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Attorneys discuss anti-LGBTQ+ legislation, other legal threats
by Kayleigh Padar
2022-07-02

This article shared 780 times since Sat Jul 2, 2022
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On June 29 at a Citywide Pride event, Elizabeth Myers and Jennifer Ecklund—partners in the Dallas office of law firm Thompson Coburn—shared insight about the unprecedented amount of anti-LGBTQ+ legislation passed this year and how it relates to other legal challenges to human rights via a virtual panel.

"The same groups taking on critical race theory are taking on reproductive rights and the public-school system," Ecklund said. "These are all the same people employing the same strategies, so these issues are intertwined. As a group of people who want to protect the gay community, we have to coalesce around other marginalized groups and stand together."

Myers and Ecklund are married to each other and have spent more than 15 years advocating for human rights through litigation.

Although the majority of U.S. residents support LGBTQ+ people, Myers said 283 anti-LGBTQ+ laws were filed in the first quarter of 2022. Some of these laws prevent school personnel from speaking about LGBTQ+ people, restrict trans children from playing sports and criminalize gender-affirming care, among other things.

Myers explained that Texas tends to serve as a "testing ground" for these kinds of restrictive laws where politicians try out different forms of messaging to see what's effective.

For example, when Republicans realized targeting trans children themselves wasn't effective in gaining support for bathroom bans, they changed their rhetoric to address adults with different laws targeting teachers, librarians, parents and doctors, Myers said.

Ecklund also warned of a potential increase in laws that allow citizens to target each other in civil suits following Texas' law that allows people to sue those who "aid and abet" abortion.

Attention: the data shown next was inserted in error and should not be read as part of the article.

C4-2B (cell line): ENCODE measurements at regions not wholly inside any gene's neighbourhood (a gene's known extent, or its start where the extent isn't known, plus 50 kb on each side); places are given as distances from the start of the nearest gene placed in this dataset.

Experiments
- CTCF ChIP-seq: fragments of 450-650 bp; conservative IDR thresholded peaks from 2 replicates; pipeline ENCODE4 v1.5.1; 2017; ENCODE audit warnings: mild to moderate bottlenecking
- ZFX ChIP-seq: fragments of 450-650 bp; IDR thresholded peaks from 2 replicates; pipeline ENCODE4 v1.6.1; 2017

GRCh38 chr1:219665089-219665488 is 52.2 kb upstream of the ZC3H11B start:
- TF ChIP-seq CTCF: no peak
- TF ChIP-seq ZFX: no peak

In light of the U.S. Supreme Court's decision to overturn Roe v. Wade, Ecklund said she expects red states to start trying to enforce laws that go against other human rights protected by the same constitutional reasoning used in Roe v. Wade.

"All of this sounds surreal and crazy, and it is," Ecklund said. "The reality is, there's going to be real people at the heart of each case. There are real kids impacted when politicians target trans kids. There are real people who will be arrested and prosecuted under old sodomy laws. We're going to have to fight for these rights all over again because of what the Supreme Court has done and it's likely going to be a dark process."

However, those living in states like Illinois—where residents' rights are largely protected, for now—are best equipped to help other people, Ecklund said.

"Your voices are incredibly important to these fights no matter where they're occurring," Ecklund said. "If Texas and Florida feel like they're going to lose out on business or tourism and they have to grapple with that, it actually does impact how things happen. Folks who feel relatively protective need to help folks in other places because you won't be as targeted for doing it."


This article shared 780 times since Sat Jul 2, 2022
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